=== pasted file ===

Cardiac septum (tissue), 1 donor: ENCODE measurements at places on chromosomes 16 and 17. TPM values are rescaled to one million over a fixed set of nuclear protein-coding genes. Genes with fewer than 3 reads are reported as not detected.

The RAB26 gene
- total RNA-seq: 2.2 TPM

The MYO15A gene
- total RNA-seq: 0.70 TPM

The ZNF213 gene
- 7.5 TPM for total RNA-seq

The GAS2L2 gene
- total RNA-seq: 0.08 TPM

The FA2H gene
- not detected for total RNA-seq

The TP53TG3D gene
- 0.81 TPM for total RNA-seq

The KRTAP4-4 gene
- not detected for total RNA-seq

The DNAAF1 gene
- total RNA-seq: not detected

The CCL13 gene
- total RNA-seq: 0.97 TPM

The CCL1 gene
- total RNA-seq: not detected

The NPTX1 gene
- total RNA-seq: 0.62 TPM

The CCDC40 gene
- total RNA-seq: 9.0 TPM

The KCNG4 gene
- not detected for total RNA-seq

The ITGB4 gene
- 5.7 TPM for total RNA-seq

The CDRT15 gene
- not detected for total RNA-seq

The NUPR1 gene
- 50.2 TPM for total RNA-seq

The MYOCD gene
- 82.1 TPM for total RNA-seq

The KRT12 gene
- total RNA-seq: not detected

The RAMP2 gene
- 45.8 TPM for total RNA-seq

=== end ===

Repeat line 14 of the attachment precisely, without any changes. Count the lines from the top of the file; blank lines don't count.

The KRTAP4-4 gene